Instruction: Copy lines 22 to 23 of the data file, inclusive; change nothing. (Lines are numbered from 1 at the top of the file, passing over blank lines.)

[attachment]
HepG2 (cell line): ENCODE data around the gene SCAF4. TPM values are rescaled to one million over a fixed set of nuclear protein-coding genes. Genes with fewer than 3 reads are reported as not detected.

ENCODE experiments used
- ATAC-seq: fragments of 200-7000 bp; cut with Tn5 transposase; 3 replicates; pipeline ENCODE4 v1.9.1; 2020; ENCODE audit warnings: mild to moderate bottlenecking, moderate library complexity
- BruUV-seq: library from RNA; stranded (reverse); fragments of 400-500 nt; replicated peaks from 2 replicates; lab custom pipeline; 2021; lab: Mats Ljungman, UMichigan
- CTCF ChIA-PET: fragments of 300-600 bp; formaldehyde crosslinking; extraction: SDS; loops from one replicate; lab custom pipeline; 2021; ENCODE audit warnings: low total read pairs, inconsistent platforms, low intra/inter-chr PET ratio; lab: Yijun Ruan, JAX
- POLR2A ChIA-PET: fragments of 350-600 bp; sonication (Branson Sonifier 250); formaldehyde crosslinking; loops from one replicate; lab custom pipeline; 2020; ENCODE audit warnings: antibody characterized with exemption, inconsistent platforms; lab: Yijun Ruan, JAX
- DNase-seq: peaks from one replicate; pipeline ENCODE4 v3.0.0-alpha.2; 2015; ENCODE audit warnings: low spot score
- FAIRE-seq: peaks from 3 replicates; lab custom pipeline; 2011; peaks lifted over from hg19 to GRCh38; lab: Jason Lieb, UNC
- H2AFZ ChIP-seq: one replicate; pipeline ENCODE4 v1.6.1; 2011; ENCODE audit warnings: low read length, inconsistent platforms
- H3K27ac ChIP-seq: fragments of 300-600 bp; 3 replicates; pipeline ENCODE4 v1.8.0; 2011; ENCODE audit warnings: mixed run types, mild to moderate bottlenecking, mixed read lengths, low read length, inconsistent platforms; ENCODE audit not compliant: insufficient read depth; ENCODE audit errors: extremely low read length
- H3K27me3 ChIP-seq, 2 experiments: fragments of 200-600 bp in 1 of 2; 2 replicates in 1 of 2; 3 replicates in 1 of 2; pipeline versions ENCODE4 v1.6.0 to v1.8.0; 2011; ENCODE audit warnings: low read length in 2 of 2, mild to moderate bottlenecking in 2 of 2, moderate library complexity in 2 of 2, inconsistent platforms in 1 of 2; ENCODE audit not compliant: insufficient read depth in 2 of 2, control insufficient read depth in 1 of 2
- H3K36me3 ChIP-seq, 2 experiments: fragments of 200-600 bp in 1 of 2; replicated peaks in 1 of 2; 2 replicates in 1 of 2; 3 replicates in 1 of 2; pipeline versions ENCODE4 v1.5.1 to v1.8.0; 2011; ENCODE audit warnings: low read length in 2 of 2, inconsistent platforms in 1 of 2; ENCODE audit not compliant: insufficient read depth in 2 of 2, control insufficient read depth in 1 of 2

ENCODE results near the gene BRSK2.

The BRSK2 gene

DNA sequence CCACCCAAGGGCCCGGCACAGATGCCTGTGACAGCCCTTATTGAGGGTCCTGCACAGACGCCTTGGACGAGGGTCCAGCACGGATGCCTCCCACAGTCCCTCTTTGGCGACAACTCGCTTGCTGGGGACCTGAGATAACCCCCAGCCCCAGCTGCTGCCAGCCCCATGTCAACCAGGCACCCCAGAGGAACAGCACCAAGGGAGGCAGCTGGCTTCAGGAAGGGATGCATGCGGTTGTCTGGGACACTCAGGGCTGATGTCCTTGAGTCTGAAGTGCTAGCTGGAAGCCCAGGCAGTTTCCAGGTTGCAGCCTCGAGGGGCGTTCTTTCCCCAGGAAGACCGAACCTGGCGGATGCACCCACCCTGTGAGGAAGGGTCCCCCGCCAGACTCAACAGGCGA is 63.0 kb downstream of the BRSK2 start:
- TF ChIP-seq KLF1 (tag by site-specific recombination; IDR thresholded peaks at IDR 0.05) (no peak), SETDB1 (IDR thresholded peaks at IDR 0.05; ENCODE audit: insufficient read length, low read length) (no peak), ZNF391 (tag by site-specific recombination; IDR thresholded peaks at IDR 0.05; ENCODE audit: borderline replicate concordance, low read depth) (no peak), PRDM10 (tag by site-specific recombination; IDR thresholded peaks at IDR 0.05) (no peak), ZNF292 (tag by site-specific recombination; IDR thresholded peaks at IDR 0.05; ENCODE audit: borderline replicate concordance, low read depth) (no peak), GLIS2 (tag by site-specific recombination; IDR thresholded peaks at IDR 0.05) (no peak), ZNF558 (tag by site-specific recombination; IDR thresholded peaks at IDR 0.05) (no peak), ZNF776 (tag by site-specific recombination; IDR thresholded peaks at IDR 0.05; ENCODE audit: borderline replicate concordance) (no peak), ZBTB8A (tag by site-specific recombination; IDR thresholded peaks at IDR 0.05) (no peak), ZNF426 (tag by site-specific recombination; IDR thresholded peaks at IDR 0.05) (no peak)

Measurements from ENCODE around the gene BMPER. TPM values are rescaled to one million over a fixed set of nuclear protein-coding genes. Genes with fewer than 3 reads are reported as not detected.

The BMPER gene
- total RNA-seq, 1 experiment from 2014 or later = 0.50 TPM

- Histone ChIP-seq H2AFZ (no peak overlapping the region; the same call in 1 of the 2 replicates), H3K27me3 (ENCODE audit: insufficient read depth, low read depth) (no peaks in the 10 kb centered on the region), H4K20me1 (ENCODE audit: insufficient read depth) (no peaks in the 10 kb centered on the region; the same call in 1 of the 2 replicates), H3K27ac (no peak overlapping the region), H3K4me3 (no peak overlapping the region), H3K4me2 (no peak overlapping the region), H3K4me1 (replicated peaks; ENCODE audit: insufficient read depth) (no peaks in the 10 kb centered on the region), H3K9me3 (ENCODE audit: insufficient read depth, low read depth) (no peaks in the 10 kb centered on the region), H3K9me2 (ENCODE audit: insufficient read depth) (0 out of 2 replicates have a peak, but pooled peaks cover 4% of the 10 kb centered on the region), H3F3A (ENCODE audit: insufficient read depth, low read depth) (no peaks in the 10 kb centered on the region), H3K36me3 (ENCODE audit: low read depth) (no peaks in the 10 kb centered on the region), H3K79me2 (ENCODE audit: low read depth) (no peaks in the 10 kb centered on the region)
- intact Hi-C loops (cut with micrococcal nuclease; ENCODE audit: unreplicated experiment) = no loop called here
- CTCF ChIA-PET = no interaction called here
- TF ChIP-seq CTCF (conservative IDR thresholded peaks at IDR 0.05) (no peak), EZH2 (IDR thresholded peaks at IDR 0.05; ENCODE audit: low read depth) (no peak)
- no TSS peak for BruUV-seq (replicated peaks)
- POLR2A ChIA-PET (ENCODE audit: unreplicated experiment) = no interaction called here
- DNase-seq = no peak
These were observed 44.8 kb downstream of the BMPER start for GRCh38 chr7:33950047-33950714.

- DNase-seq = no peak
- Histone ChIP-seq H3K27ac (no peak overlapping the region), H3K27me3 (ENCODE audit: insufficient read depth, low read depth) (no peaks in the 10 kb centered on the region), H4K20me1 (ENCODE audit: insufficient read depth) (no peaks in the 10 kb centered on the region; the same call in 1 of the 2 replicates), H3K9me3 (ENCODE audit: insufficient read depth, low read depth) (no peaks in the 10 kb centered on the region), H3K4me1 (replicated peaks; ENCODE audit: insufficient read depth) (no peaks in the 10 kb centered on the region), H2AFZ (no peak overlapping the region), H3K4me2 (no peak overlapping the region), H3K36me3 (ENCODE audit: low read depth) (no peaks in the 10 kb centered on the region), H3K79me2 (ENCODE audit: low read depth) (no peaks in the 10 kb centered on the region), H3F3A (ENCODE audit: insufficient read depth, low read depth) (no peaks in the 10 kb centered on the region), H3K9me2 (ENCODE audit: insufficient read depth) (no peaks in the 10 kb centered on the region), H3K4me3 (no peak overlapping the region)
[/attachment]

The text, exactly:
- CTCF ChIA-PET = no interaction called here
- TF ChIP-seq CTCF (conservative IDR thresholded peaks at IDR 0.05) (no peak), EZH2 (IDR thresholded peaks at IDR 0.05; ENCODE audit: low read depth) (no peak)